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Smallin Civil War Cave in Springfield, Missouri

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My family and I had a wondrous time in Springfield, Missouri last week! One of our first stops was the Smallin Civil War Cave. It’s beautifully nestled in the hills of the Ozark Mountains between Branson and Springfield. I have been on several cave tours in my lifetime and this cave was by far one of the most beautiful ones I have ever been. From its breathtaking scenery to its rich historical past, I can easily understand why and how renowned explorer Henry Rowe Schoolcraft was fascinated with this geologic wonder! He was even compelled to chronicle, extensively, his exploration in his journal that was published in London.

Smallin Civil War Cave Sign

Mine Your Own Gemstones and Fossils

Mine Your Own Gemstones and Fossils

The visitor center and gift shop boast a vast collection of fossils, gems, clothing, books, Civil War reproductions, jewelry, and one-of-a-kind gifts. You can buy fossils, gemstones, and artifact bags to experience sluice mining next to their sizable gift shop! They also have a complimentary three-story wooden fort for children that has 55 feet of wooden passageways to simulate cave exploring that entails twisting, crawling, and bending.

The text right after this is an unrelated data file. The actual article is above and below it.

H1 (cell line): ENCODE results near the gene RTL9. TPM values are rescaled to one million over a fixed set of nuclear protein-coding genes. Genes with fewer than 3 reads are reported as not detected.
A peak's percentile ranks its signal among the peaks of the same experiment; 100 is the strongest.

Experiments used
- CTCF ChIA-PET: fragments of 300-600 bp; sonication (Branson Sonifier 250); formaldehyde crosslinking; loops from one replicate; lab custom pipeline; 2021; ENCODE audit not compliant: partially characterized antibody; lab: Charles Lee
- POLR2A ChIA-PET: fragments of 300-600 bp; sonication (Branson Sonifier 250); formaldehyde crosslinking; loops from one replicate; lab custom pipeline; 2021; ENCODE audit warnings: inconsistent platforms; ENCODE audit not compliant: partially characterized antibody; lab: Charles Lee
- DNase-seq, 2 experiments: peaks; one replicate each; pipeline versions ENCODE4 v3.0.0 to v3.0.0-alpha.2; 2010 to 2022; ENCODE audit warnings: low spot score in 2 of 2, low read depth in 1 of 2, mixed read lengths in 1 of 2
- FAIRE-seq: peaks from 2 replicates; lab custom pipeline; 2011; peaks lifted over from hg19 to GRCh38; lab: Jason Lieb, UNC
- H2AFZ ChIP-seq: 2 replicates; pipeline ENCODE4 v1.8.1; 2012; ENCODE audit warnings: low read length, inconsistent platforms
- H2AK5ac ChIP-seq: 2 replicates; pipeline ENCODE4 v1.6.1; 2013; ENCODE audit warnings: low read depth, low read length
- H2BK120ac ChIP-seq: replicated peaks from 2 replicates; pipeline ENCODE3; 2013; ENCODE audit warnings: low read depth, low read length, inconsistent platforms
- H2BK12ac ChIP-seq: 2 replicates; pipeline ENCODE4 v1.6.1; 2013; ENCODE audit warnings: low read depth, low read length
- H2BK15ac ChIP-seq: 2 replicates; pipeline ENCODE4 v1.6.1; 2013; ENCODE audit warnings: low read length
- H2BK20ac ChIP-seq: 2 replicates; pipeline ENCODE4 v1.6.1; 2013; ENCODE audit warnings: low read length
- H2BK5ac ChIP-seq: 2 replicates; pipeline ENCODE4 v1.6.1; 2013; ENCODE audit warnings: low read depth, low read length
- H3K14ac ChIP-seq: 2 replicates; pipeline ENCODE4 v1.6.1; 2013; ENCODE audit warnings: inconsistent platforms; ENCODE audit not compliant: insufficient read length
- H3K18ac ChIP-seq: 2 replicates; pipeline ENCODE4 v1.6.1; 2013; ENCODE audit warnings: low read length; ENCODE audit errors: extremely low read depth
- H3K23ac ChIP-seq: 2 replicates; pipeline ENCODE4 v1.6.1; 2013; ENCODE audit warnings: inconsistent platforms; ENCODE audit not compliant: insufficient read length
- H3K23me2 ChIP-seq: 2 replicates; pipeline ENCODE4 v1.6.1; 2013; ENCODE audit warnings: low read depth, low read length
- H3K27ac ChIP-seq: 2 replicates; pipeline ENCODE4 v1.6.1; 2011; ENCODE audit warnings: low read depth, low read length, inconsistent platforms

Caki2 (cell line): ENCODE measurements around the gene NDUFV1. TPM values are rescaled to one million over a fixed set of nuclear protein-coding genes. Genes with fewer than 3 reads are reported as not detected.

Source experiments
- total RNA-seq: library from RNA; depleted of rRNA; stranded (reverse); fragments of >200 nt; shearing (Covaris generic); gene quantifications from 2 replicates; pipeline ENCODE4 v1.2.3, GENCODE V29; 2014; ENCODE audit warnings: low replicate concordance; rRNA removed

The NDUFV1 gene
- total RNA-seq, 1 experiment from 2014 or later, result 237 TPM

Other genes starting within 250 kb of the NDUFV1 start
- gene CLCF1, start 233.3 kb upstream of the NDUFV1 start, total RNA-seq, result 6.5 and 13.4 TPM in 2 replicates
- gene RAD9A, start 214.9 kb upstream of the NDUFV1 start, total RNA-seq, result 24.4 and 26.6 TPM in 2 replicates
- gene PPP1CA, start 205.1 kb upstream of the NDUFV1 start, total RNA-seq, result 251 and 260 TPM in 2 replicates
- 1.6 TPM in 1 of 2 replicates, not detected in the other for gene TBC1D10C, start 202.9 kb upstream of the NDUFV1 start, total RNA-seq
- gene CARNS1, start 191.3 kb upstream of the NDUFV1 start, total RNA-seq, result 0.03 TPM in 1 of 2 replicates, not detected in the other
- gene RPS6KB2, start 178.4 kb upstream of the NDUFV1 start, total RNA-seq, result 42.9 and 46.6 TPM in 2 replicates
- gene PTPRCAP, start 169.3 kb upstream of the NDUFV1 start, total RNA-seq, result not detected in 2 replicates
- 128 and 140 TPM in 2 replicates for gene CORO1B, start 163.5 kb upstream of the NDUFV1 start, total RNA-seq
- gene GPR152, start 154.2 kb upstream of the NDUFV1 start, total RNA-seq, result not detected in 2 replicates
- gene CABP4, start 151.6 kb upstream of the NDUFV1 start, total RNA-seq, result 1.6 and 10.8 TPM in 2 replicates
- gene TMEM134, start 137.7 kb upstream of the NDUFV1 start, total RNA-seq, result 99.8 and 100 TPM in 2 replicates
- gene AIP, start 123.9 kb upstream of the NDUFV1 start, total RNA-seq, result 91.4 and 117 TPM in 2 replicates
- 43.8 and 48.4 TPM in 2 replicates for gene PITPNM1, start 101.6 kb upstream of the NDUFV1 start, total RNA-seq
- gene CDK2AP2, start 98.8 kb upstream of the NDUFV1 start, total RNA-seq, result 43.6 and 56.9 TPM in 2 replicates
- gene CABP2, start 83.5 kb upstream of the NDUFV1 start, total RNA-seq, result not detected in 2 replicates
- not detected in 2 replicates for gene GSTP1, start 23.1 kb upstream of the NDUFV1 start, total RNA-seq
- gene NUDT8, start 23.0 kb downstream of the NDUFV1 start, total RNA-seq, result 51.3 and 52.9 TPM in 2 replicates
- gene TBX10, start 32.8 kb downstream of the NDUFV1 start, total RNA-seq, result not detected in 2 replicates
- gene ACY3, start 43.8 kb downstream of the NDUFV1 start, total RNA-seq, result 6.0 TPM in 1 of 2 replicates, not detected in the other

Outside of Smallin Civil War Cave

Smallin Civil War Cave offers lantern tours during the evenings. They serve dinner (cornbread, ham and beans, and fried potatoes) around a campfire before whisking you away during the night, with lanterns and the moon and a blanket of stars as your guiding lights!

Henry Rowe Schoolcraft

The Valley of the Cave

In the year 1818, explorer Henry Rowe Schoolcraft and his associate Levi Pettibone entered this beautiful place, which Schoolcraft later dubbed the “Valley of the Cave.” Led by a pair of guides, the explorers followed a stream if pure water to the cave’s mouth. Schoolcraft was so inspired by the majesty and mysterious beauty of the huge cave entrance that loomed before him through the forest that he “wanted to shout”. He called the cave “Winoca”, which meant “Underground Spirit” in Osage.

Valley of the Cave

Smallin Civil War Cave Entrance


Many of the Cherokee Indians trekked through the Ozarks during the Trail of Tears, one of the most devastating moments in history. There’s even a bent, ancient Native American marking tree behind the gift shop! This once signaled that there was shelter and food in the area for the Indians.

Fielden Cave

A neighboring cave, Fielden Cave, was also used for shelter and as a source of clean, freshwater by the Indians.

It’s noted that Dr. Silas Scruggs Stacey lived in Smallin Cave for a brief time with his family when he was 10 years old. Silas became a surgeon in the Union Army during the American Civil War. He moved back to the area after the war was over and established a medical practice.